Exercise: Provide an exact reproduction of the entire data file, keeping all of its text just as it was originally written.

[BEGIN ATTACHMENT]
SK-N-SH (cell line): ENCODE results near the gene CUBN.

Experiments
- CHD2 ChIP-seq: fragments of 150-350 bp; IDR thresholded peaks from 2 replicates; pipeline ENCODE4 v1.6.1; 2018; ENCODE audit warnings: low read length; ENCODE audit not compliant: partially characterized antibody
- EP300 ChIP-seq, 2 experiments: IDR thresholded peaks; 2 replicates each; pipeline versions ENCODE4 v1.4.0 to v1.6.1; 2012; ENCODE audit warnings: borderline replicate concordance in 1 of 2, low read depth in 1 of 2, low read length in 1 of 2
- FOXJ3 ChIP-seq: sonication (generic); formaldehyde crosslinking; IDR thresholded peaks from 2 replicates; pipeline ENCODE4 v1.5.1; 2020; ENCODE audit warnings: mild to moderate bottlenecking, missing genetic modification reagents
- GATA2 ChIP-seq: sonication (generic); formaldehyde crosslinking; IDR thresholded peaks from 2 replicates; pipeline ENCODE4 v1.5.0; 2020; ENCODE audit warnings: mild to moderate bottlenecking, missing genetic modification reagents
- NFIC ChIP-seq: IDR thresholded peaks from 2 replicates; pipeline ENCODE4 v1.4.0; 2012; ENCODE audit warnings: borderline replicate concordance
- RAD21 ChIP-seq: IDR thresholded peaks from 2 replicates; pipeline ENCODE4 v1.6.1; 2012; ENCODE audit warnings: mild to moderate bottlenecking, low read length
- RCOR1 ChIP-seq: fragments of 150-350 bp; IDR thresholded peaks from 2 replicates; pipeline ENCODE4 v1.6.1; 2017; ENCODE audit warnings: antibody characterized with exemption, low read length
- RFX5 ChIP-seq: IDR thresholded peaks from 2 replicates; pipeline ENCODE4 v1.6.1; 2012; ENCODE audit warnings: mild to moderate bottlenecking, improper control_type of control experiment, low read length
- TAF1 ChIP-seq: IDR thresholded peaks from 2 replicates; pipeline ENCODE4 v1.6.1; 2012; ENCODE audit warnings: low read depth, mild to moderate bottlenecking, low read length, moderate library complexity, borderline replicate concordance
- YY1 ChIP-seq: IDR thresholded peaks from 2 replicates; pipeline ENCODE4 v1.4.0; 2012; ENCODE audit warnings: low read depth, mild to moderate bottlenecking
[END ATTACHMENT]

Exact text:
SK-N-SH (cell line): ENCODE results near the gene CUBN.

Experiments
- CHD2 ChIP-seq: fragments of 150-350 bp; IDR thresholded peaks from 2 replicates; pipeline ENCODE4 v1.6.1; 2018; ENCODE audit warnings: low read length; ENCODE audit not compliant: partially characterized antibody
- EP300 ChIP-seq, 2 experiments: IDR thresholded peaks; 2 replicates each; pipeline versions ENCODE4 v1.4.0 to v1.6.1; 2012; ENCODE audit warnings: borderline replicate concordance in 1 of 2, low read depth in 1 of 2, low read length in 1 of 2
- FOXJ3 ChIP-seq: sonication (generic); formaldehyde crosslinking; IDR thresholded peaks from 2 replicates; pipeline ENCODE4 v1.5.1; 2020; ENCODE audit warnings: mild to moderate bottlenecking, missing genetic modification reagents
- GATA2 ChIP-seq: sonication (generic); formaldehyde crosslinking; IDR thresholded peaks from 2 replicates; pipeline ENCODE4 v1.5.0; 2020; ENCODE audit warnings: mild to moderate bottlenecking, missing genetic modification reagents
- NFIC ChIP-seq: IDR thresholded peaks from 2 replicates; pipeline ENCODE4 v1.4.0; 2012; ENCODE audit warnings: borderline replicate concordance
- RAD21 ChIP-seq: IDR thresholded peaks from 2 replicates; pipeline ENCODE4 v1.6.1; 2012; ENCODE audit warnings: mild to moderate bottlenecking, low read length
- RCOR1 ChIP-seq: fragments of 150-350 bp; IDR thresholded peaks from 2 replicates; pipeline ENCODE4 v1.6.1; 2017; ENCODE audit warnings: antibody characterized with exemption, low read length
- RFX5 ChIP-seq: IDR thresholded peaks from 2 replicates; pipeline ENCODE4 v1.6.1; 2012; ENCODE audit warnings: mild to moderate bottlenecking, improper control_type of control experiment, low read length
- TAF1 ChIP-seq: IDR thresholded peaks from 2 replicates; pipeline ENCODE4 v1.6.1; 2012; ENCODE audit warnings: low read depth, mild to moderate bottlenecking, low read length, moderate library complexity, borderline replicate concordance
- YY1 ChIP-seq: IDR thresholded peaks from 2 replicates; pipeline ENCODE4 v1.4.0; 2012; ENCODE audit warnings: low read depth, mild to moderate bottlenecking